External auditorsperform similar duties as internal auditors, but are employed by an outside organization, rather than the one they are auditing. They review clients’ financial statements and inform investors and authorities that the statements have been correctly prepared and reported.
Information technology auditors are internal auditors who review controls for their organization’s computer systems, to ensure that the financial data comes from a reliable source.
Licenses, Certifications, and Registrations
Every accountant filing a report with the Securities and Exchange Commission (SEC) is required by law to be a Certified Public Accountant (CPA). Many other accountants choose to become a CPA to enhance their job prospects or to gain clients. Many employers will often pay the costs associated with the CPA exam.
CPAs are licensed by their state’s Board of Accountancy. Becoming a CPA requires passing a national exam and meeting other state requirements. Almost all states require CPA candidates to complete 150 semester hours of college coursework to be certified, which is 30 hours more than the usual 4-year bachelor’s degree. Many schools offer a 5-year combined bachelor’s and master’s degree to meet the 150-hour requirement, but a master’s degree is not required.
A few states allow a number of years of public accounting experience to substitute for a college degree.
All states use the four-part Uniform CPA Examination from the American Institute of Certified Public Accountants (AICPA). Candidates do not have to pass all four parts at once, but most states require that they pass all four parts within 18 months of passing their first part.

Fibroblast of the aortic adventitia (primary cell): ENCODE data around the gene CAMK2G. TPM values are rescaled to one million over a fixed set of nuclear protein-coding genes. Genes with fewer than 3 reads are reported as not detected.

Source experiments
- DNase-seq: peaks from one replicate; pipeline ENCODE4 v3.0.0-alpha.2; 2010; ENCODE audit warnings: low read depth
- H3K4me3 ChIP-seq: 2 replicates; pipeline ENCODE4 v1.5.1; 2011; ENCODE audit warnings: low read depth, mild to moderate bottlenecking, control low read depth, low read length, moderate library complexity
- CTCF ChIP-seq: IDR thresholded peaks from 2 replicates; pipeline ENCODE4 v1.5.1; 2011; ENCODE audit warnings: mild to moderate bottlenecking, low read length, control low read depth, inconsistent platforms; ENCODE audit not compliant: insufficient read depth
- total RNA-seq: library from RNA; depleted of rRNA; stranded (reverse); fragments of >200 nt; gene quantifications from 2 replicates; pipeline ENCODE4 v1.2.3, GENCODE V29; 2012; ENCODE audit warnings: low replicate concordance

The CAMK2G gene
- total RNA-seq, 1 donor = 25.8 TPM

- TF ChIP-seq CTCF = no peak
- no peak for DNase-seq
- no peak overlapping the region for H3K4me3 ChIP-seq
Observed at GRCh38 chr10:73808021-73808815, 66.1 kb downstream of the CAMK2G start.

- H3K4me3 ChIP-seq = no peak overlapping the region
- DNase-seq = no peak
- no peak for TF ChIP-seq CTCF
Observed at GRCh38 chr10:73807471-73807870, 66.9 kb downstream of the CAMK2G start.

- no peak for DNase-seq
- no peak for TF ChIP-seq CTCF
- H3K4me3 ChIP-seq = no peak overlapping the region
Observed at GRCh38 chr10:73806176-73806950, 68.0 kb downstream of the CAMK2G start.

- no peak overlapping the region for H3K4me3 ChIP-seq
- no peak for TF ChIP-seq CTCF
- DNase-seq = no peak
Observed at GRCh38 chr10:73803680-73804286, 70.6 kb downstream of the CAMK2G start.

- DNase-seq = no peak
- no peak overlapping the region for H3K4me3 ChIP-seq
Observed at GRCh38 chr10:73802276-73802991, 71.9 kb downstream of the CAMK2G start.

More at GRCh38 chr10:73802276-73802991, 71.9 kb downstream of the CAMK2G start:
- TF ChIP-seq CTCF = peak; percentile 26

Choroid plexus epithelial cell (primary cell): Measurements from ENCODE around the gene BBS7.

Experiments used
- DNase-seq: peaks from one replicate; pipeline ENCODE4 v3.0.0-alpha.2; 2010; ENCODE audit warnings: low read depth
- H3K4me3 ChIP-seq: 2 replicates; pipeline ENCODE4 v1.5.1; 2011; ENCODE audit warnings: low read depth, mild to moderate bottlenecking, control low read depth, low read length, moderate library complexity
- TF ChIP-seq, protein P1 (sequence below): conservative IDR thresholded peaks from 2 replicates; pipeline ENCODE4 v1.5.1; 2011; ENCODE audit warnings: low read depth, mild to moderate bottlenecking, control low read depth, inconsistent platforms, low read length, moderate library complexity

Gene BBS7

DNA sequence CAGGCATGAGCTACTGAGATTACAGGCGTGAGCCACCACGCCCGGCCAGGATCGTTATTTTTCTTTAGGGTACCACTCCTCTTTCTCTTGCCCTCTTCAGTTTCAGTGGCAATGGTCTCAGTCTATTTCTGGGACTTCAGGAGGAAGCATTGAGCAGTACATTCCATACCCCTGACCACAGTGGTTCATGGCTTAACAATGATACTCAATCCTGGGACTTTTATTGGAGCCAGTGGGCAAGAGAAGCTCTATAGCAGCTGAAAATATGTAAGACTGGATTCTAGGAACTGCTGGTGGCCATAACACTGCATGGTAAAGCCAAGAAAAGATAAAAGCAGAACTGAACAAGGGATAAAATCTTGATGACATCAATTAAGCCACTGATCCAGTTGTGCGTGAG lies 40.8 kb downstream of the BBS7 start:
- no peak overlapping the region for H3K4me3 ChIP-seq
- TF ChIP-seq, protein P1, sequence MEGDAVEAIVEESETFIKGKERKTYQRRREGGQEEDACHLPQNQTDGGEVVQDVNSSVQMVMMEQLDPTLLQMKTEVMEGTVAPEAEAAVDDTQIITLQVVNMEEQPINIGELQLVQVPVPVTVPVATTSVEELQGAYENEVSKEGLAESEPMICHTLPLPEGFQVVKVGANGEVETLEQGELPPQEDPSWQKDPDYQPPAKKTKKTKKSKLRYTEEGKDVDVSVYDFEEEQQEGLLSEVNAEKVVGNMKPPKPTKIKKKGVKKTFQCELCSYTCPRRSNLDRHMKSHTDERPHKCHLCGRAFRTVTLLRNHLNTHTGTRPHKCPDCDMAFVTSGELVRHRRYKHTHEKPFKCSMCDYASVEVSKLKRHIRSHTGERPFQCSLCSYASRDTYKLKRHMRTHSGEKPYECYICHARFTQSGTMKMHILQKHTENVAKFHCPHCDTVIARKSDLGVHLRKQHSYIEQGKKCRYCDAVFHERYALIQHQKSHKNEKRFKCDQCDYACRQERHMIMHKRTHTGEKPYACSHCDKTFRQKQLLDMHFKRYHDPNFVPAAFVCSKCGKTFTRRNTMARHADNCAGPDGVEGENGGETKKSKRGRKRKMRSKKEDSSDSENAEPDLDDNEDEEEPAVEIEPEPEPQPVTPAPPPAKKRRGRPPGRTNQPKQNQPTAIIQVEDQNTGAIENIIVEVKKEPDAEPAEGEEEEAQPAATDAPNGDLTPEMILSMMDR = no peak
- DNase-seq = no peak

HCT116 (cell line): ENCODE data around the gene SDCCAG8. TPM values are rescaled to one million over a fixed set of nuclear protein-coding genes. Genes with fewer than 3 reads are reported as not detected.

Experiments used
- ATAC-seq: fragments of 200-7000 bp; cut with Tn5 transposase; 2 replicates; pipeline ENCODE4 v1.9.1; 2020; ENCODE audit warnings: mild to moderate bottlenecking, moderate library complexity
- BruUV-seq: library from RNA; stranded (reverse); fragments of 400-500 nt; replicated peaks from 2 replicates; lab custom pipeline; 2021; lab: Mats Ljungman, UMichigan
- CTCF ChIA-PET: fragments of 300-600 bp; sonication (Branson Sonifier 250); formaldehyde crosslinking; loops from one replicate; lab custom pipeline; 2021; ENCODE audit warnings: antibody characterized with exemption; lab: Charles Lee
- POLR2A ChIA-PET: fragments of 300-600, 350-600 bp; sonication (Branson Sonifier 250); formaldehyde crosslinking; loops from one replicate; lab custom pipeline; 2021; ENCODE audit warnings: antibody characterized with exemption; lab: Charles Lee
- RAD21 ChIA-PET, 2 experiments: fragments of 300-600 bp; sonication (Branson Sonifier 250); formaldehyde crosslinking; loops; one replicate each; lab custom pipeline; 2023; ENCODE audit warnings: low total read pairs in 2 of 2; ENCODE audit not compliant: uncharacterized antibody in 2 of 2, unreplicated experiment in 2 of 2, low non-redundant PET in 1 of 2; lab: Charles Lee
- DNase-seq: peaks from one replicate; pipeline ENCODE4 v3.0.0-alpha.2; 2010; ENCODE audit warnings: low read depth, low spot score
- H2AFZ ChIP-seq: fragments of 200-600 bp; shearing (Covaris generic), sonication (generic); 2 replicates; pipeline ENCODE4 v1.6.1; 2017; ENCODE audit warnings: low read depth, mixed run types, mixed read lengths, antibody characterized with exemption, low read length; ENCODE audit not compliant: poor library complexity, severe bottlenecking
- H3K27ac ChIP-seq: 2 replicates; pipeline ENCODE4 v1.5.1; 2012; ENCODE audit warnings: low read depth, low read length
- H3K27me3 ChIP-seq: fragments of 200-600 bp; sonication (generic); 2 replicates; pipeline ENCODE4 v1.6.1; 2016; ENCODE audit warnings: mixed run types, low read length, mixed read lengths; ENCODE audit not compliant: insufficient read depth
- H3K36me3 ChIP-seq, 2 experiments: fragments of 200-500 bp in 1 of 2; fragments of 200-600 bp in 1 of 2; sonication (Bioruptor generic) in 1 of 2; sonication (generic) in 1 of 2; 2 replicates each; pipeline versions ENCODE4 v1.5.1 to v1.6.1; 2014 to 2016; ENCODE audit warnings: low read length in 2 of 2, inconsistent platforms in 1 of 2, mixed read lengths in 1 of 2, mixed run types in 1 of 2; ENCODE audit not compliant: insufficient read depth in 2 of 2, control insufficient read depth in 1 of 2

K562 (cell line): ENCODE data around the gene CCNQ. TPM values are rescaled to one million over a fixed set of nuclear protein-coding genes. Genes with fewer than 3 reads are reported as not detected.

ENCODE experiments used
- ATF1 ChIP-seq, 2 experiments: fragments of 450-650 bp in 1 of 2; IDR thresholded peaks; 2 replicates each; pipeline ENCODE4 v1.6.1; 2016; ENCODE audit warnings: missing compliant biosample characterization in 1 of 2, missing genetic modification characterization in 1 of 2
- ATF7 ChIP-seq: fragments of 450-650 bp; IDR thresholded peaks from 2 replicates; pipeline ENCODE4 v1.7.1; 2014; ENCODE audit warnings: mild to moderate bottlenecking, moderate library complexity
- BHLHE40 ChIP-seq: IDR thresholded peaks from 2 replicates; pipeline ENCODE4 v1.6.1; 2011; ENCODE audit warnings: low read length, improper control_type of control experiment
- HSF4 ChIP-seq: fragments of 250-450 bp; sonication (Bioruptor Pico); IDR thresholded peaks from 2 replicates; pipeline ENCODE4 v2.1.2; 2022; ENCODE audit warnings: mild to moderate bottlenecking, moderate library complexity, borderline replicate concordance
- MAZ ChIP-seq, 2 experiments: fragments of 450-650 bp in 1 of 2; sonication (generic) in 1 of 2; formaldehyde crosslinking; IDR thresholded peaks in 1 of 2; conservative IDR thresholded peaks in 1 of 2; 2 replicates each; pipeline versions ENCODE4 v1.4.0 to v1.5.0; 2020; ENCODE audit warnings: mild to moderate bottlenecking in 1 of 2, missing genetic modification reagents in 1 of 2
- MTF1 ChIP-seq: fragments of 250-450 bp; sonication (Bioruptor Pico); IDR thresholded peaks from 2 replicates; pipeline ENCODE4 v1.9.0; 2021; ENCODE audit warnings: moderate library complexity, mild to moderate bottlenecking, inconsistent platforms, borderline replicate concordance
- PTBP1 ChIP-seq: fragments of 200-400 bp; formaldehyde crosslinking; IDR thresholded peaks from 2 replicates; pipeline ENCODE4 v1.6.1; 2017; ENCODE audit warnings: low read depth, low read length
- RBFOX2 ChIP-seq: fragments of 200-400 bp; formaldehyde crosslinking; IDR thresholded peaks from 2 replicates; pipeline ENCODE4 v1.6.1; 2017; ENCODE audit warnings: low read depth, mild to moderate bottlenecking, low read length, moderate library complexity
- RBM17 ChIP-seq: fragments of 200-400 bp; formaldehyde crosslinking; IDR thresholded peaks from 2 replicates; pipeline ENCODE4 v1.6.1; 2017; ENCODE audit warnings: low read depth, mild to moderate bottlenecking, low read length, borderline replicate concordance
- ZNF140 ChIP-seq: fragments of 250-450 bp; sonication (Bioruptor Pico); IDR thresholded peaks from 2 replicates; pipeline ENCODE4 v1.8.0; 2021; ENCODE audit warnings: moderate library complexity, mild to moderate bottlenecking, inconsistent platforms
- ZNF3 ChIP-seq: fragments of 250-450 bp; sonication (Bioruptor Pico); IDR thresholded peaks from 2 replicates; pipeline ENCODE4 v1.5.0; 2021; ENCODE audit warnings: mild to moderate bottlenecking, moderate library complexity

Almost all states require CPAs to take continuing education to keep their license.
Certification provides an advantage in the job market because it shows professional competence in a specialized field of accounting and auditing. Accountants and auditors seek certifications from a variety of professional societies. Some of the most common certifications are listed below:
The Institute of Management Accountants offers the Certified Management Accountant (CMA) to applicants who complete a bachelor’s degree. Applicants must have worked at least 2 years in management accounting, pass a two-part exam, agree to meet continuing education requirements, and comply with standards of professional conduct. The exam covers areas such as financial statement analysis, working-capital policy, capital structure, valuation issues, and risk management.
The Institute of Internal Auditors (IIA) offers the Certified Internal Auditor (CIA) to graduates from accredited colleges and universities who have worked for 2 years as internal auditors and have passed a four-part exam. The IIA also offers the Certified in Control Self-Assessment (CCSA), Certified Government Auditing Professional (CGAP), Certified Financial Services Auditor (CFSA), and Certification in Risk Management Assurance (CRMA) to those who pass the exams and meet educational and experience requirements.
ISACA offers the Certified Information Systems Auditor (CISA) to candidates who pass an exam and have 5 years of experience auditing information systems. Information systems experience, financial or operational auditing experience, or related college credit hours can be substituted for up to 3 years of experience in information systems auditing, control, or security.